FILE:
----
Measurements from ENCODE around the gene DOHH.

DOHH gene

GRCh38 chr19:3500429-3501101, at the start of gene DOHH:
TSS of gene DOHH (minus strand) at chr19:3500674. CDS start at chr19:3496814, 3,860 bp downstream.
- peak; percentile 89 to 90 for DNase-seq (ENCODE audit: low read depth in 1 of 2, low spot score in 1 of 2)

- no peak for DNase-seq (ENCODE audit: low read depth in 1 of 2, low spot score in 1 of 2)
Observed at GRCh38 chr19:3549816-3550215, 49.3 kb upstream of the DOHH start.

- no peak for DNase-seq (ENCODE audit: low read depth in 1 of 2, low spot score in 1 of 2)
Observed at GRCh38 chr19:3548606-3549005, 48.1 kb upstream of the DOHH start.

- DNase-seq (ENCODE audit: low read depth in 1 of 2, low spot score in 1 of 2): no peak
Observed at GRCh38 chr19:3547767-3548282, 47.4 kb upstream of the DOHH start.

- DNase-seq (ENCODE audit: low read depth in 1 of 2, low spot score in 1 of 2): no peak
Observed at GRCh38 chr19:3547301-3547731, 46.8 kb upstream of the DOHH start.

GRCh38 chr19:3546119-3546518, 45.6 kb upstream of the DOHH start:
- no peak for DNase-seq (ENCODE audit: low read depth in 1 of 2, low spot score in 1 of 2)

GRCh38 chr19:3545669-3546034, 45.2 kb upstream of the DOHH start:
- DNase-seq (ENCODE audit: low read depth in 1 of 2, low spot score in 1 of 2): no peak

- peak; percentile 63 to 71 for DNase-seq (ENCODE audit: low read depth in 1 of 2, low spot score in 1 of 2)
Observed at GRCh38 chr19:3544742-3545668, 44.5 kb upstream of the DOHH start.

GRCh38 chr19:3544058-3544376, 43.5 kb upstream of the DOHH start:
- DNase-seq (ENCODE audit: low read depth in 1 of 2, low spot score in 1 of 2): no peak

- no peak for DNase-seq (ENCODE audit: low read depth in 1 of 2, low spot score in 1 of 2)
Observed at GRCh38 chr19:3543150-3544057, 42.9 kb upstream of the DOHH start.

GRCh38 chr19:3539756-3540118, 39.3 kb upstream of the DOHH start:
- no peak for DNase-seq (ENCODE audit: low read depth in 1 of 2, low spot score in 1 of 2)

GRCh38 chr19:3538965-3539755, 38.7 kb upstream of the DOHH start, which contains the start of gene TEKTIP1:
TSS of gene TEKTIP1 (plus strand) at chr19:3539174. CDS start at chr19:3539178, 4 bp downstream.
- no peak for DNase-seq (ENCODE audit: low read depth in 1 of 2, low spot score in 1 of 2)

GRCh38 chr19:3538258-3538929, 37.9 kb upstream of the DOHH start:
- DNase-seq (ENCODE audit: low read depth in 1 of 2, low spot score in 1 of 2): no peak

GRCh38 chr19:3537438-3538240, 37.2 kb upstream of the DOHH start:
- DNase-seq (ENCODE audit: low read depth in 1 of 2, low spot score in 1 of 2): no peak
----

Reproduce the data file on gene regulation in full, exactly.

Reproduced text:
Measurements from ENCODE around the gene DOHH.

DOHH gene

GRCh38 chr19:3500429-3501101, at the start of gene DOHH:
TSS of gene DOHH (minus strand) at chr19:3500674. CDS start at chr19:3496814, 3,860 bp downstream.
- peak; percentile 89 to 90 for DNase-seq (ENCODE audit: low read depth in 1 of 2, low spot score in 1 of 2)

- no peak for DNase-seq (ENCODE audit: low read depth in 1 of 2, low spot score in 1 of 2)
Observed at GRCh38 chr19:3549816-3550215, 49.3 kb upstream of the DOHH start.

- no peak for DNase-seq (ENCODE audit: low read depth in 1 of 2, low spot score in 1 of 2)
Observed at GRCh38 chr19:3548606-3549005, 48.1 kb upstream of the DOHH start.

- DNase-seq (ENCODE audit: low read depth in 1 of 2, low spot score in 1 of 2): no peak
Observed at GRCh38 chr19:3547767-3548282, 47.4 kb upstream of the DOHH start.

- DNase-seq (ENCODE audit: low read depth in 1 of 2, low spot score in 1 of 2): no peak
Observed at GRCh38 chr19:3547301-3547731, 46.8 kb upstream of the DOHH start.

GRCh38 chr19:3546119-3546518, 45.6 kb upstream of the DOHH start:
- no peak for DNase-seq (ENCODE audit: low read depth in 1 of 2, low spot score in 1 of 2)

GRCh38 chr19:3545669-3546034, 45.2 kb upstream of the DOHH start:
- DNase-seq (ENCODE audit: low read depth in 1 of 2, low spot score in 1 of 2): no peak

- peak; percentile 63 to 71 for DNase-seq (ENCODE audit: low read depth in 1 of 2, low spot score in 1 of 2)
Observed at GRCh38 chr19:3544742-3545668, 44.5 kb upstream of the DOHH start.

GRCh38 chr19:3544058-3544376, 43.5 kb upstream of the DOHH start:
- DNase-seq (ENCODE audit: low read depth in 1 of 2, low spot score in 1 of 2): no peak

- no peak for DNase-seq (ENCODE audit: low read depth in 1 of 2, low spot score in 1 of 2)
Observed at GRCh38 chr19:3543150-3544057, 42.9 kb upstream of the DOHH start.

GRCh38 chr19:3539756-3540118, 39.3 kb upstream of the DOHH start:
- no peak for DNase-seq (ENCODE audit: low read depth in 1 of 2, low spot score in 1 of 2)

GRCh38 chr19:3538965-3539755, 38.7 kb upstream of the DOHH start, which contains the start of gene TEKTIP1:
TSS of gene TEKTIP1 (plus strand) at chr19:3539174. CDS start at chr19:3539178, 4 bp downstream.
- no peak for DNase-seq (ENCODE audit: low read depth in 1 of 2, low spot score in 1 of 2)

GRCh38 chr19:3538258-3538929, 37.9 kb upstream of the DOHH start:
- DNase-seq (ENCODE audit: low read depth in 1 of 2, low spot score in 1 of 2): no peak

GRCh38 chr19:3537438-3538240, 37.2 kb upstream of the DOHH start:
- DNase-seq (ENCODE audit: low read depth in 1 of 2, low spot score in 1 of 2): no peak